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The EXPEDITION Project

The Essence of the Traveller's Tale - Part 4

SOUTH AFRICA | Friday, 21 December 2012 | Views [95]

Travel Log

 

"Most travel, and certainly the rewarding kind, involves depending on the kindness of strangers, putting yourself into the hands of people you don't know and trusting them with your life."

Paul Theroux, Ghost Train to the Eastern Star

 

After getting underway with the project in January 2012, I soon realised the critical importance of tourism. The EXPEDITION Project was not well funded by any stretch of the imagination. We had the support of some big names, a few respectful pats on the backs and even a last minute injection of financial support from two well-meaning corporate businesses. But when I left Stellenbosch on New Year’s Day, the figures still didn’t add up. I had set myself an impossible task. It was too late to cancel or postpone. I had to just go for it and hope that ‘something’ would happen along the way. If I could just get going for a few months, I thought, it would all work out… somehow.

 

In all fairness, tourism was that “something”. It solved the crises of food and accommodation, both traded for marketing exposure and the longer-term benefit of being part of the network for future expeditions. But it also added to the daily workload. For the most part, Internet access was even more fleeting than the brief overnight stops. As a result, blog posts and social media updates soon focused almost exclusively on promoting the project’s hospitality partners. The upside was that this encouraged more people to feed me and put me up for the night. The downside was that our audience got the impression that The EXPEDITION Project had degenerated into a holiday road trip. It meant I could keep going, but not keep everyone happy.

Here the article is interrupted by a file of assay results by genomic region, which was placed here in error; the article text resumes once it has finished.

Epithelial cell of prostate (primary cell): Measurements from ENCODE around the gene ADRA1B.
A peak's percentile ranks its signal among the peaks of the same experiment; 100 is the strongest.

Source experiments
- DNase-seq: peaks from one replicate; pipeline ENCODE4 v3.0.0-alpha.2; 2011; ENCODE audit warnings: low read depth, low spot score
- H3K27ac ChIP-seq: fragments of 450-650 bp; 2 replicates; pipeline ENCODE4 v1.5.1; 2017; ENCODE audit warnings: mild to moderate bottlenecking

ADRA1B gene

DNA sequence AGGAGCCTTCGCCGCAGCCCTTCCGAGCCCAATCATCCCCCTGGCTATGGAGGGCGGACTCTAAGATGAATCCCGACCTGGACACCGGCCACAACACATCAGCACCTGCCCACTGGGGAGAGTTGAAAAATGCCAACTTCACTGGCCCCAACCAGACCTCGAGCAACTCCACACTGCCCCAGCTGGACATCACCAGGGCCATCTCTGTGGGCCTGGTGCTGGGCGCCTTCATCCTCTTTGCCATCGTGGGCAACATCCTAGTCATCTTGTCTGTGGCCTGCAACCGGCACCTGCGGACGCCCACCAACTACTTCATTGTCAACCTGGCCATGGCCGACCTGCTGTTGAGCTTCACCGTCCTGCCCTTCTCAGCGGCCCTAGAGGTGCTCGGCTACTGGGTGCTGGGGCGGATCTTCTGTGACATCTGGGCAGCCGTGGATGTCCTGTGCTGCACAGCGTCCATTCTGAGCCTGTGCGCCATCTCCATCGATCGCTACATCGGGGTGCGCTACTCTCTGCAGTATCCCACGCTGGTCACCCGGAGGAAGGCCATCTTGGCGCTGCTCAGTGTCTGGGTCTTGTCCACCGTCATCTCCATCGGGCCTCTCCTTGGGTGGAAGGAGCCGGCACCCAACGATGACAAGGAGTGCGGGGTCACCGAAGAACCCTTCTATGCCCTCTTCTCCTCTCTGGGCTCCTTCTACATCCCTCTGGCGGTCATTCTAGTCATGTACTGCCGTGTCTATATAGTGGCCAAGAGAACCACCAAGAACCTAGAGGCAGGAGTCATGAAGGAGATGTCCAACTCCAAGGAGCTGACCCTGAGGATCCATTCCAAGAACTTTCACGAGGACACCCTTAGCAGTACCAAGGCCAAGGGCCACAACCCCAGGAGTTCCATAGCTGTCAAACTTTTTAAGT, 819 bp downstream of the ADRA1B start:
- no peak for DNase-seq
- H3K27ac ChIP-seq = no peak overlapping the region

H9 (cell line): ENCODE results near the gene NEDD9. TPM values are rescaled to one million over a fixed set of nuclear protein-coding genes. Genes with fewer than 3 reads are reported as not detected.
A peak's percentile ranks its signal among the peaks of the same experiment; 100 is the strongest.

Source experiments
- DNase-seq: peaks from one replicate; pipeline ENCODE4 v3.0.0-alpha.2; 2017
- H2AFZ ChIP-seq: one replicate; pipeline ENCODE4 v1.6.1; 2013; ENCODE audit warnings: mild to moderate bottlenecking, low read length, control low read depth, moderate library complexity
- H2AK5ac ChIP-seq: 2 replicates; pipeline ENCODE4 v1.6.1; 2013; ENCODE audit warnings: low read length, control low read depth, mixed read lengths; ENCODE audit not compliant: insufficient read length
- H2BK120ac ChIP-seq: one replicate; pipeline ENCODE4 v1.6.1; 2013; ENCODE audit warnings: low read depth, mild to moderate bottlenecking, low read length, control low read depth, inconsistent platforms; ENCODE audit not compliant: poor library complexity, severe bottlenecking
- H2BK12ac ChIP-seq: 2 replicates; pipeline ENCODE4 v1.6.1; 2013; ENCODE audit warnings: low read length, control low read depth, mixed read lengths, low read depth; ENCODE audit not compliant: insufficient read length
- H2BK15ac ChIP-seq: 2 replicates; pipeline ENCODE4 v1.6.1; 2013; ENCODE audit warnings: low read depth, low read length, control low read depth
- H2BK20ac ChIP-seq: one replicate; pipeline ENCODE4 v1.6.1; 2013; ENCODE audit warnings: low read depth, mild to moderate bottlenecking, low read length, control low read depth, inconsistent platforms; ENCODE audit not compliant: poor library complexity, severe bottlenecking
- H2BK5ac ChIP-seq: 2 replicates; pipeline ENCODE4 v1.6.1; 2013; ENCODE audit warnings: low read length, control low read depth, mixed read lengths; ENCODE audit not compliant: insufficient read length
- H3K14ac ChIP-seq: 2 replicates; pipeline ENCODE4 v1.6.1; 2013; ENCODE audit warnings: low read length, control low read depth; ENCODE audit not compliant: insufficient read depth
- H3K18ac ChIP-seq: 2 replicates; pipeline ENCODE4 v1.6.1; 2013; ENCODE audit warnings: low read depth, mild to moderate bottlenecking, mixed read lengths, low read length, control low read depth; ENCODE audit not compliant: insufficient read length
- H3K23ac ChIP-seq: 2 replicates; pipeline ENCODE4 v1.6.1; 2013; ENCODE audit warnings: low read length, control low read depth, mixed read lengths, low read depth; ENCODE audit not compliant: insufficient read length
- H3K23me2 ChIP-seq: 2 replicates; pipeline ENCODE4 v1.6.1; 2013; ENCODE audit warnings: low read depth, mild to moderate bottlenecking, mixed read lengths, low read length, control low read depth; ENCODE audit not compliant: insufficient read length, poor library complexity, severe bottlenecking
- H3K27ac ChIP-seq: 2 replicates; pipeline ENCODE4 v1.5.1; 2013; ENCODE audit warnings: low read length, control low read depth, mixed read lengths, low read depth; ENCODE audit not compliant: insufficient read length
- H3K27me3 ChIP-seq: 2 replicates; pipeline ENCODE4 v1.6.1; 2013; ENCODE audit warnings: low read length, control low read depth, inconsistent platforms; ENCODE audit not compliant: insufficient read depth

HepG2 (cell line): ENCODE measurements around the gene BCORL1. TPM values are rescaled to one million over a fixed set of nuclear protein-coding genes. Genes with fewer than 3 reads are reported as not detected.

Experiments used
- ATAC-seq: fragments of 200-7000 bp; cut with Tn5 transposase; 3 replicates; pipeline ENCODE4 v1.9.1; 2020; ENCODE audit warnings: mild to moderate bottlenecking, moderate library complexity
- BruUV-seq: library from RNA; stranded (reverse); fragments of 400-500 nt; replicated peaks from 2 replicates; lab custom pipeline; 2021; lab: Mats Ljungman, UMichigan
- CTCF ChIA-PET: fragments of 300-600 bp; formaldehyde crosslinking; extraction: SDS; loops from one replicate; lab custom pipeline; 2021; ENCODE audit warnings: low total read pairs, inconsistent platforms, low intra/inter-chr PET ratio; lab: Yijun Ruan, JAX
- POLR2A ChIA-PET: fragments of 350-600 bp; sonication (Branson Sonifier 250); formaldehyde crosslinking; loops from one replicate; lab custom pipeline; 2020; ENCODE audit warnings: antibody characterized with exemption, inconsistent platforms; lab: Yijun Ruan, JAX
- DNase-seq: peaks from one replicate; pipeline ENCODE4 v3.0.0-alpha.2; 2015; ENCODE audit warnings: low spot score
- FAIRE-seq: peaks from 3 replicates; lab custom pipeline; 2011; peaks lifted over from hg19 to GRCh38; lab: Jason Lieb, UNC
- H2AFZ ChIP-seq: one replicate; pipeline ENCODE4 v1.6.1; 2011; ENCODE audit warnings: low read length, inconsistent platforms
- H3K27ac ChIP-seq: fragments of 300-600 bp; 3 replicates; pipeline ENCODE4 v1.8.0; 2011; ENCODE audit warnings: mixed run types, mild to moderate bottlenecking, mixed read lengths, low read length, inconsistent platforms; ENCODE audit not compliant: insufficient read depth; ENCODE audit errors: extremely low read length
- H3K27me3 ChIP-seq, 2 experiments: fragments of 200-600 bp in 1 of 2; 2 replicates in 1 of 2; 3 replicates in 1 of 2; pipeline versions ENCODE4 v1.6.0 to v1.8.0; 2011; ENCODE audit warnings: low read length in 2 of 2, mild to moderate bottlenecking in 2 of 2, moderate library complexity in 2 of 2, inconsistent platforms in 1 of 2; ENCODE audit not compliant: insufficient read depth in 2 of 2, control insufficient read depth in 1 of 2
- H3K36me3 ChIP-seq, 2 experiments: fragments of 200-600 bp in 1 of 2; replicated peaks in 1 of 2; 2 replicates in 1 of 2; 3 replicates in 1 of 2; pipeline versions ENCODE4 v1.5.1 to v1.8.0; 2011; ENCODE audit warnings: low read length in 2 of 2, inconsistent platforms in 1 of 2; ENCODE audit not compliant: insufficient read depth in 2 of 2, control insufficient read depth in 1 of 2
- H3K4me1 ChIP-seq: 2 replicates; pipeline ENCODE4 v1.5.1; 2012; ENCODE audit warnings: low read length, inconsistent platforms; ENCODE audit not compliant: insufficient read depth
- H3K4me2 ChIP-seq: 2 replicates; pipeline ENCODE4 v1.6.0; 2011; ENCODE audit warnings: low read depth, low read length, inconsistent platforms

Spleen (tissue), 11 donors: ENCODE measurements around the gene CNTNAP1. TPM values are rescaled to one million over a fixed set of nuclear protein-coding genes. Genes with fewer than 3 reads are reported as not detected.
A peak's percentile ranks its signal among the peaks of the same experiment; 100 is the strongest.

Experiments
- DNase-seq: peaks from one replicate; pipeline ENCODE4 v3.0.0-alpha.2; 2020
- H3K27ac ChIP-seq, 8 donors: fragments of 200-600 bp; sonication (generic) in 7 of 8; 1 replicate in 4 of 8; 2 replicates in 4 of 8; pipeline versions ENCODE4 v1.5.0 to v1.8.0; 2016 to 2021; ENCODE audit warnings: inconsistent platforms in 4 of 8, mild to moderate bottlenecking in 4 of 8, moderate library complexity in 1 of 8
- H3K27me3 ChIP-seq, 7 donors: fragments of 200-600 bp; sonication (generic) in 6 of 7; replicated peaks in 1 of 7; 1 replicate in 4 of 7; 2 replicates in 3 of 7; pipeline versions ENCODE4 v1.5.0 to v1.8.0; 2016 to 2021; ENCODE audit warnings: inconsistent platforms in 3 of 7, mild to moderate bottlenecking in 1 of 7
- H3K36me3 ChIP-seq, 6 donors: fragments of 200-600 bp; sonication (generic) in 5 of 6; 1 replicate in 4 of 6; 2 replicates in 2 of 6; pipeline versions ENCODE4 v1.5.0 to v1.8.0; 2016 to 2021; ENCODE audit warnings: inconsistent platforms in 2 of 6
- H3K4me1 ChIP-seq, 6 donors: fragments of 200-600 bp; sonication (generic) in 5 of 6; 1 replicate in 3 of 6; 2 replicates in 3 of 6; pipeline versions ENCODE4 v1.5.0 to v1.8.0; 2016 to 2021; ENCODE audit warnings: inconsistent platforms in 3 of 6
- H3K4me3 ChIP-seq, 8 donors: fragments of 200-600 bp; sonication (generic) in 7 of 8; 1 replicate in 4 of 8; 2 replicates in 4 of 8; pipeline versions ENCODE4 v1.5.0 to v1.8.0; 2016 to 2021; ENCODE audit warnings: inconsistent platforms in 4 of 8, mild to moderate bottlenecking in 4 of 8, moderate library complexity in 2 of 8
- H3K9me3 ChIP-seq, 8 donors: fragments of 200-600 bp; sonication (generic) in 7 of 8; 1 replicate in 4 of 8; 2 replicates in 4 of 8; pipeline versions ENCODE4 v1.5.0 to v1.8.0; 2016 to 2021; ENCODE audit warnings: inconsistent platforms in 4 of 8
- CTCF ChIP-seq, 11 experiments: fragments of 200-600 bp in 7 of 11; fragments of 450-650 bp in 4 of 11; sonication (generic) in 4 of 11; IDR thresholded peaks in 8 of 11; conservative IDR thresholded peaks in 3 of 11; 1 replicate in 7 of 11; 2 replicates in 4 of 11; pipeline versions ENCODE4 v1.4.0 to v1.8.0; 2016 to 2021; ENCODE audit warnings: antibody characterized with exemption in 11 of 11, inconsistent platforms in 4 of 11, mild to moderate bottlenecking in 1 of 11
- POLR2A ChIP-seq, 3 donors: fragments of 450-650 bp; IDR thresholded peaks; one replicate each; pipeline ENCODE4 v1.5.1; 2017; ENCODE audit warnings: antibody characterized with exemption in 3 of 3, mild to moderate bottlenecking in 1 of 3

The fact that Maddy and I had become romantically involved along the way only fuelled this fire. Making our relationship public was deliberate. We envisioned it giving the expedition’s story more soul and more realism. This sub plot was a breath of fresh air and became integral to the unfolding of the journey and the way we recorded it. Unfortunately – despite our consistent professionalism – our audience then began to interpret The EXPEDITION Project as a honeymoon road trip. 

To be continued...

Tags: africa, expedition, ghost train, paul theroux, roger wynne-dyke, south africa, the expedition project, volunteer

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